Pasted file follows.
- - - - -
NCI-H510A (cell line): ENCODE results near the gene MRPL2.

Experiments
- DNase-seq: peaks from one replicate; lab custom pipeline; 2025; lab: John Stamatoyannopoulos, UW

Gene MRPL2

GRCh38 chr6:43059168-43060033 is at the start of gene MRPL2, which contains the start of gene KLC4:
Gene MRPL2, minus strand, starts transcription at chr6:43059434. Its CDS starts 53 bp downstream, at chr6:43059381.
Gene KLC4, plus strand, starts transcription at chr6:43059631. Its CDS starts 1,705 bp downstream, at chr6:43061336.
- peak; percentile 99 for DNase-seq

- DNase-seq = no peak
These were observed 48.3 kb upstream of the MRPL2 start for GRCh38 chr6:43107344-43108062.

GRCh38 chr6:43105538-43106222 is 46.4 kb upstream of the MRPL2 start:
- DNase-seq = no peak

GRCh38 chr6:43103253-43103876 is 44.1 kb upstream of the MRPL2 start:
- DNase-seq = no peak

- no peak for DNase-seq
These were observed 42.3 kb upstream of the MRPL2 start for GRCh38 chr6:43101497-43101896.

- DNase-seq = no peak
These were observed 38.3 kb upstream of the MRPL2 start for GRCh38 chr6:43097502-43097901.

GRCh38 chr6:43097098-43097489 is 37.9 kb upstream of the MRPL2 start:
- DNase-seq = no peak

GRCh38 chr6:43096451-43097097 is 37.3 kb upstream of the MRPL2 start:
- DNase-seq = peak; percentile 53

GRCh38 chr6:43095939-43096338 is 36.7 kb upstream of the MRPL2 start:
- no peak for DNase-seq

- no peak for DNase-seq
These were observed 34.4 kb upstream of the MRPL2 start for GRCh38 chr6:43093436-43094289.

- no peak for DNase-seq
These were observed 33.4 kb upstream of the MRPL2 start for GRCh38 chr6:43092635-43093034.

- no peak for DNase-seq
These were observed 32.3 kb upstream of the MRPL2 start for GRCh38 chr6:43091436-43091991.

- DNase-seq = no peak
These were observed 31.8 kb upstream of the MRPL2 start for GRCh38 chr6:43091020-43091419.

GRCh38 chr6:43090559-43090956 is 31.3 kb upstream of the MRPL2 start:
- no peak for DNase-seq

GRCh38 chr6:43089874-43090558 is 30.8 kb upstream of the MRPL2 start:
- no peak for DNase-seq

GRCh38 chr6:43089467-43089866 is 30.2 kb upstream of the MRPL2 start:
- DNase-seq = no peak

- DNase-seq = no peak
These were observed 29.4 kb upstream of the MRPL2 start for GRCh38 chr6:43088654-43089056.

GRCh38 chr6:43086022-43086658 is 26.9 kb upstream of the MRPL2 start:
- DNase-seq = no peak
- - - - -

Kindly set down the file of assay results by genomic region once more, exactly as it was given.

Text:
NCI-H510A (cell line): ENCODE results near the gene MRPL2.

Experiments
- DNase-seq: peaks from one replicate; lab custom pipeline; 2025; lab: John Stamatoyannopoulos, UW

Gene MRPL2

GRCh38 chr6:43059168-43060033 is at the start of gene MRPL2, which contains the start of gene KLC4:
Gene MRPL2, minus strand, starts transcription at chr6:43059434. Its CDS starts 53 bp downstream, at chr6:43059381.
Gene KLC4, plus strand, starts transcription at chr6:43059631. Its CDS starts 1,705 bp downstream, at chr6:43061336.
- peak; percentile 99 for DNase-seq

- DNase-seq = no peak
These were observed 48.3 kb upstream of the MRPL2 start for GRCh38 chr6:43107344-43108062.

GRCh38 chr6:43105538-43106222 is 46.4 kb upstream of the MRPL2 start:
- DNase-seq = no peak

GRCh38 chr6:43103253-43103876 is 44.1 kb upstream of the MRPL2 start:
- DNase-seq = no peak

- no peak for DNase-seq
These were observed 42.3 kb upstream of the MRPL2 start for GRCh38 chr6:43101497-43101896.

- DNase-seq = no peak
These were observed 38.3 kb upstream of the MRPL2 start for GRCh38 chr6:43097502-43097901.

GRCh38 chr6:43097098-43097489 is 37.9 kb upstream of the MRPL2 start:
- DNase-seq = no peak

GRCh38 chr6:43096451-43097097 is 37.3 kb upstream of the MRPL2 start:
- DNase-seq = peak; percentile 53

GRCh38 chr6:43095939-43096338 is 36.7 kb upstream of the MRPL2 start:
- no peak for DNase-seq

- no peak for DNase-seq
These were observed 34.4 kb upstream of the MRPL2 start for GRCh38 chr6:43093436-43094289.

- no peak for DNase-seq
These were observed 33.4 kb upstream of the MRPL2 start for GRCh38 chr6:43092635-43093034.

- no peak for DNase-seq
These were observed 32.3 kb upstream of the MRPL2 start for GRCh38 chr6:43091436-43091991.

- DNase-seq = no peak
These were observed 31.8 kb upstream of the MRPL2 start for GRCh38 chr6:43091020-43091419.

GRCh38 chr6:43090559-43090956 is 31.3 kb upstream of the MRPL2 start:
- no peak for DNase-seq

GRCh38 chr6:43089874-43090558 is 30.8 kb upstream of the MRPL2 start:
- no peak for DNase-seq

GRCh38 chr6:43089467-43089866 is 30.2 kb upstream of the MRPL2 start:
- DNase-seq = no peak

- DNase-seq = no peak
These were observed 29.4 kb upstream of the MRPL2 start for GRCh38 chr6:43088654-43089056.

GRCh38 chr6:43086022-43086658 is 26.9 kb upstream of the MRPL2 start:
- DNase-seq = no peak